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Dec 18 2018

Peering into the internet

Every month brings headlines about another traffic misrouting. Just this November, we read about mysterious routing of domestic US internet traffic through China and Google services that went down for more than an hour due as their traffic was mistakenly rerouted. These and other issues are keeping service providers busy responding to the complaints of their subscribers, whether it’s gamers complaining about lag or customers suffering from video streaming interruptions. Trillions of dollars of emerging new business now depend on the internet. We need to get smarter about how we operate and manage it.

One of the murkier but critical areas of the internet is peering. A normal path, from send to receive, might pass over 10 separately owned and operated networks. The points where these networks intersect are called peering points. Traditionally, the traffic flows between networks at peering points have been fairly symmetric and predictable. Messaging, web browsing, social media and e-commerce are all relatively light and predictable.

Streaming video is very lumpy and bandwidth-intensive. Netflix, which accounts for 15 percent of global internet traffic today, can by itself disrupt traffic flows with the release of a single, highly anticipated episode or series. Similar things happen when Epic releases an update to Fortnite, or a cat video goes viral on YouTube. The other big disruptor, of course, are security events such as DDoS, which are the most difficult to predict.

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Peering points can be overwhelmed by these very large, volatile flows. This creates congestion, dropped packets and poor QoE for subscribers. End users will always blame their internet service provider for it and pick up their phone to call the hotline.

In response, service providers manually move traffic to less congested peering points. Unfortunately, this has proven over and over again to be both too slow and error prone; some of the biggest internet incidents in recent years have been caused by manual misconfiguration errors.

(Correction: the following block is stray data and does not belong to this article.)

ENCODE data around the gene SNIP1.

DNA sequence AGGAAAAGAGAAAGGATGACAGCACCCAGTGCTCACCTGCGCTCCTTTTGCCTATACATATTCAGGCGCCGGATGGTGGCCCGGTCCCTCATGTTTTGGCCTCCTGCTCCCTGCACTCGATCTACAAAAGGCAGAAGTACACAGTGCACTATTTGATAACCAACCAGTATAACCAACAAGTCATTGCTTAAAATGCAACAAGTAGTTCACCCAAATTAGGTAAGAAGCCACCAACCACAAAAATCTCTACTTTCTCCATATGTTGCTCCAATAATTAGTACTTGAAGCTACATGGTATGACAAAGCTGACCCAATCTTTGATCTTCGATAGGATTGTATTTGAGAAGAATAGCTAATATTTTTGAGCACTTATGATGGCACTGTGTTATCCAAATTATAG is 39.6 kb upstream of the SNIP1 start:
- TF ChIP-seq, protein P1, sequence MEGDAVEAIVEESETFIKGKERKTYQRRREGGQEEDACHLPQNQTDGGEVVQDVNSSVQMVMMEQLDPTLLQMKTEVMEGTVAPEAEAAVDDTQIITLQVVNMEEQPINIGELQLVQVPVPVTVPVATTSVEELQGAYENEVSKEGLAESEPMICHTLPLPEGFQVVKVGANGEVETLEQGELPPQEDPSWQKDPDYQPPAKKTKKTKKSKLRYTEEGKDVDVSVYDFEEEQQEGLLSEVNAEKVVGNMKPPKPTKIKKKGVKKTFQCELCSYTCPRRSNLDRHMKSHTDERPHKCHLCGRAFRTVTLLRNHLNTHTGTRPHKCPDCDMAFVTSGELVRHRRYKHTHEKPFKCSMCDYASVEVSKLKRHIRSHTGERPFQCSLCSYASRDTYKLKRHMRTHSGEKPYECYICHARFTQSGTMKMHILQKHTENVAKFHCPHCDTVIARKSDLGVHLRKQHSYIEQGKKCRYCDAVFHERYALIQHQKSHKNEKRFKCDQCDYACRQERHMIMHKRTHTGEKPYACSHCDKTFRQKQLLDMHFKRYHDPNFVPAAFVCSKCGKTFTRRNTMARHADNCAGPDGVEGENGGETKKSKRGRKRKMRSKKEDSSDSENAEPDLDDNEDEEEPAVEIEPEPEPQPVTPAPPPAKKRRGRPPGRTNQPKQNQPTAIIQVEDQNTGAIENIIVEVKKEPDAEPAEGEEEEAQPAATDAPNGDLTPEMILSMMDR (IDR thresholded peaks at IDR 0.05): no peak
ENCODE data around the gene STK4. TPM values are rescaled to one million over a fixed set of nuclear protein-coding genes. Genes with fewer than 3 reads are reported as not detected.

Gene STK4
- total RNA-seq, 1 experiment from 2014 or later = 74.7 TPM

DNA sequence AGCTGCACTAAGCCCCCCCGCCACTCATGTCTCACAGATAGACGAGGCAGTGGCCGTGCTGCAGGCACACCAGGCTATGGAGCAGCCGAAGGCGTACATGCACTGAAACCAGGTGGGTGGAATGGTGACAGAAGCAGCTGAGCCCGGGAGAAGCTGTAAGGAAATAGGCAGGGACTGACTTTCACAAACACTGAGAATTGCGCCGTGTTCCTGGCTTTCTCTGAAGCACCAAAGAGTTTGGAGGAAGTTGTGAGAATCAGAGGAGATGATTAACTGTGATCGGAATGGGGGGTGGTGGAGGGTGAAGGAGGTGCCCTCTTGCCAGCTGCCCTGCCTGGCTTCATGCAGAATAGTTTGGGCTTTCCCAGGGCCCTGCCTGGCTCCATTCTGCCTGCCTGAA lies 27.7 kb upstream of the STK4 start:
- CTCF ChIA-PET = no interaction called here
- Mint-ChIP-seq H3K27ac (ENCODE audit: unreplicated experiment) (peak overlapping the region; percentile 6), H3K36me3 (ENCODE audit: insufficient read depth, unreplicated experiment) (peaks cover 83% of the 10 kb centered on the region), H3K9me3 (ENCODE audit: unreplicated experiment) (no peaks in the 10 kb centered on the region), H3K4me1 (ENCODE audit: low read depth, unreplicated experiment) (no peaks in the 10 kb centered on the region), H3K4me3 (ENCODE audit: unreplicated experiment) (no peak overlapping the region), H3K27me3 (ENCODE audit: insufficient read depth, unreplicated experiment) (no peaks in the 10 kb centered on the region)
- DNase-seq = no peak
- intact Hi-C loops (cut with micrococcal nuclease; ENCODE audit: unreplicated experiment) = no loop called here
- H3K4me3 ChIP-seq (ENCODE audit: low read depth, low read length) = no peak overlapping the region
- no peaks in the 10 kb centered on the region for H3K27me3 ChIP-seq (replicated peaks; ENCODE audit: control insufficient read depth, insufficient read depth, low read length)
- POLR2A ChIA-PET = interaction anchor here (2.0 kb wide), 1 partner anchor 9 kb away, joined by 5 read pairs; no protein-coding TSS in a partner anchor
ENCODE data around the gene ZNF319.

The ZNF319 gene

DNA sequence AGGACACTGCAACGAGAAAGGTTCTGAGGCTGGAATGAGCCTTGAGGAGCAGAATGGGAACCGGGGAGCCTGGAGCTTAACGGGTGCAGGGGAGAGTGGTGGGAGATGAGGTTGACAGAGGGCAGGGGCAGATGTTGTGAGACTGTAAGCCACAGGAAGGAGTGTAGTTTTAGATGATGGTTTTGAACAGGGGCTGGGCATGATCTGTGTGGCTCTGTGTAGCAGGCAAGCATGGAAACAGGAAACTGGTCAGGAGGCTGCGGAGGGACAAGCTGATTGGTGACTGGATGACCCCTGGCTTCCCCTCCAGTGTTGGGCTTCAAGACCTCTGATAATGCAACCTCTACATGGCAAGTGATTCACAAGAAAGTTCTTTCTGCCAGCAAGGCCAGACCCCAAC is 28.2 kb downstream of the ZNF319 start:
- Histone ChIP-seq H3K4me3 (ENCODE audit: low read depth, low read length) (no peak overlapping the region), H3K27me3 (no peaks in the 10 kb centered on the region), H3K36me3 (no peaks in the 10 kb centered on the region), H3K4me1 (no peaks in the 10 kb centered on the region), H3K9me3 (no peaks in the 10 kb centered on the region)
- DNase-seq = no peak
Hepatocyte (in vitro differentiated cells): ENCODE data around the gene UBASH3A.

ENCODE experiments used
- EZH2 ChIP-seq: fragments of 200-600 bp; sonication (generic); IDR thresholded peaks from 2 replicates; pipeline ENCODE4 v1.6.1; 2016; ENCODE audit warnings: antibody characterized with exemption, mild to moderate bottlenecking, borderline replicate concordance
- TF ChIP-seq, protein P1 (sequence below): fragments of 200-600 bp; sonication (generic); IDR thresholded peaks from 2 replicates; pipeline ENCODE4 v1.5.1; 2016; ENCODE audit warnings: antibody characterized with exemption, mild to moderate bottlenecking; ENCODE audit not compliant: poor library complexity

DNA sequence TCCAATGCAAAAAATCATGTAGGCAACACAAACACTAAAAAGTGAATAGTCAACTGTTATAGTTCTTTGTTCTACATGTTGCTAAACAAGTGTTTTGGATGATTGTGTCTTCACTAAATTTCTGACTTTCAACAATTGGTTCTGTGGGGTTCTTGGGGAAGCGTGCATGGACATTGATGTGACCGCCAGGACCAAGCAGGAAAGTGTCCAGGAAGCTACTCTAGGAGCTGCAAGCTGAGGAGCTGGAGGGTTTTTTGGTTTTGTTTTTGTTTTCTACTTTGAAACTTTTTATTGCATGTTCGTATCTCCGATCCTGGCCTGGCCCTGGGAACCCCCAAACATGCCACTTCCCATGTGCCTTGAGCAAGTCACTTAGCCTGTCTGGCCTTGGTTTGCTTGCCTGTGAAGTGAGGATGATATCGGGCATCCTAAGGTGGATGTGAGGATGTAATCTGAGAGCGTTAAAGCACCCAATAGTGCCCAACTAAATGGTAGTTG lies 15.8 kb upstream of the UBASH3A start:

The first step in addressing these issues is to automate the re-direction of traffic between peering points when possible. In order to automate, however, service providers need analytics with better insights into traffic. Traditionally, they have employed a basic approach to analyze traffic, using source and destination IP addresses. However, to deal with today’s traffic reality and achieve a better peering engineering, they need to understand the type of traffic flowing to, from and through their network. Detailed end-to-end analytics that provides the end-to-end context is essential for understanding which applications or services are impacted or causing the disruption. Combined with automation, it leads to a more effective operation of the peering network compared to today’s approach.

The stakes are only getting higher. Gamers and video streamers today, IoT networks and autonomous cars tomorrow. Increasingly mission-critical processes are making their way onto public and hybrid private-public networks. Turning the internet into a mission-critical, dynamic and globally scalable network will require, among many other changes, better analytics for insight-driven and automated steering of traffic flows, which will enable better QoE through dynamic traffic engineering at peering routers and network interconnections.

 

About Roland Mestric

Roland Mestric is head of marketing for IP/optical networks automation at Nokia. In this role, Roland is responsible for defining and executing global marketing programs for the management and control of transport networks. Roland has 15 years of experience in multimedia and next-generation networks in pre-sales and solutions marketing roles with Nokia and Alcatel-Lucent.

Tweet me at @RolandMestric